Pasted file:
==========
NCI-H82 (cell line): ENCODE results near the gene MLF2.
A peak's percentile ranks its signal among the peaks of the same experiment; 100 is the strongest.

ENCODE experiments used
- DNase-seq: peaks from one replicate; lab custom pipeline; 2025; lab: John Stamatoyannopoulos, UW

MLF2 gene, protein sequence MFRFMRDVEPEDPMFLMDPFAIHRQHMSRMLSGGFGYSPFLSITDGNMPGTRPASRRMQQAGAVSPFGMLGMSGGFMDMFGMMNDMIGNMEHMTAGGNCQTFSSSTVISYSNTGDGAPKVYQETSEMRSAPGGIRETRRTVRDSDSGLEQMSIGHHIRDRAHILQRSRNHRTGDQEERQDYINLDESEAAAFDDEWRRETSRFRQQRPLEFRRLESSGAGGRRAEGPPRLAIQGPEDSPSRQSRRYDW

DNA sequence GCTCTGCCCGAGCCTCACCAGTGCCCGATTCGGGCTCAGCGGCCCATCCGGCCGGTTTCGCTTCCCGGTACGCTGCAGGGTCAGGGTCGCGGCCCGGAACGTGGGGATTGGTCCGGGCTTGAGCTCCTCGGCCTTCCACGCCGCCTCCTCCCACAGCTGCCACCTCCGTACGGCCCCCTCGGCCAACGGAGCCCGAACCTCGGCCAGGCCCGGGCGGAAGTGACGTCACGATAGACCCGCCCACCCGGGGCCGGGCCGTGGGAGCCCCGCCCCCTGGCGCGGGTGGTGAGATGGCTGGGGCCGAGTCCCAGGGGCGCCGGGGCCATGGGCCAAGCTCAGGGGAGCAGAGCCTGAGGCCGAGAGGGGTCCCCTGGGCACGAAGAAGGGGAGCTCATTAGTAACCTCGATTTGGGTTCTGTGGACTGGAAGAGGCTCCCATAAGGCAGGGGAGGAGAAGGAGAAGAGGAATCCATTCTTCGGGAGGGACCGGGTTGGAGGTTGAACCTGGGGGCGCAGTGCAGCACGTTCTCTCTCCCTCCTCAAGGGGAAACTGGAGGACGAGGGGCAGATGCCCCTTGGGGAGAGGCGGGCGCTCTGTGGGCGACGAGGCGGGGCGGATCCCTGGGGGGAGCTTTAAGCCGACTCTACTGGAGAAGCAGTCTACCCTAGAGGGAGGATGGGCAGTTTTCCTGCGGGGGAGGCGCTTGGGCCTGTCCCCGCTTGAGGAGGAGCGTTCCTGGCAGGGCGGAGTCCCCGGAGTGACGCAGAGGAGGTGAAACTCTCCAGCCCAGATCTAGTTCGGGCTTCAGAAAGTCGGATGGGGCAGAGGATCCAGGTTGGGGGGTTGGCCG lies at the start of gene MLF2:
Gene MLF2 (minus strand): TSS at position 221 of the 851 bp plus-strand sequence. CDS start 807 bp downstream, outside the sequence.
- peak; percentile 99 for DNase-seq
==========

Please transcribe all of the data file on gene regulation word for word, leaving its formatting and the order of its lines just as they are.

NCI-H82 (cell line): ENCODE results near the gene MLF2.
A peak's percentile ranks its signal among the peaks of the same experiment; 100 is the strongest.

ENCODE experiments used
- DNase-seq: peaks from one replicate; lab custom pipeline; 2025; lab: John Stamatoyannopoulos, UW

MLF2 gene, protein sequence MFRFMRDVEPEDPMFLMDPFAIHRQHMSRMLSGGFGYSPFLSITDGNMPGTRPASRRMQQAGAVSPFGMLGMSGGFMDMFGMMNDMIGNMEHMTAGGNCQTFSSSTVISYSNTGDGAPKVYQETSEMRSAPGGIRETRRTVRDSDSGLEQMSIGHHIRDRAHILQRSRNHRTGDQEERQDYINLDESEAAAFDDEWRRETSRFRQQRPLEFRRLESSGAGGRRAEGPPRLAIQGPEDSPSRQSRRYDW

DNA sequence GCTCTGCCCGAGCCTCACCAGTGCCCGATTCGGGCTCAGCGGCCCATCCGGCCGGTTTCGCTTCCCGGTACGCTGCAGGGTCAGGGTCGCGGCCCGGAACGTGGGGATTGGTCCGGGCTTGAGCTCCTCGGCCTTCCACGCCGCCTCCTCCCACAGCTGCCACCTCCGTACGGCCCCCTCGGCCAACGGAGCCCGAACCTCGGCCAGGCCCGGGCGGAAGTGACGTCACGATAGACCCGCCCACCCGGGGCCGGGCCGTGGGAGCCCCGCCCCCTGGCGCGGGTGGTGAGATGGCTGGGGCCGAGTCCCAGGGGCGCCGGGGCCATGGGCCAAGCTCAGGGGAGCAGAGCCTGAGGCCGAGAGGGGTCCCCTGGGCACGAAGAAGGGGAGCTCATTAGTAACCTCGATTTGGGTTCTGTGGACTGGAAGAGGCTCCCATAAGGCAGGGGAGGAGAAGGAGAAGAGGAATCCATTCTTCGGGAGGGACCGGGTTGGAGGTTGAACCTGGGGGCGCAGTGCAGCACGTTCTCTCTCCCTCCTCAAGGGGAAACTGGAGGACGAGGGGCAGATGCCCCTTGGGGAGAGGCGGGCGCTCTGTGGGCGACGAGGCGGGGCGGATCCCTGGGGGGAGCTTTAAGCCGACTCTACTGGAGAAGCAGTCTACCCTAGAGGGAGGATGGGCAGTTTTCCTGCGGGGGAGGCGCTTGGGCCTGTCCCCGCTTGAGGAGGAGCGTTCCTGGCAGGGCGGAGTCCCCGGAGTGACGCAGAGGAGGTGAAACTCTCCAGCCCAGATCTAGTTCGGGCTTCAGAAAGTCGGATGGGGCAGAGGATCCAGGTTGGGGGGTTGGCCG lies at the start of gene MLF2:
Gene MLF2 (minus strand): TSS at position 221 of the 851 bp plus-strand sequence. CDS start 807 bp downstream, outside the sequence.
- peak; percentile 99 for DNase-seq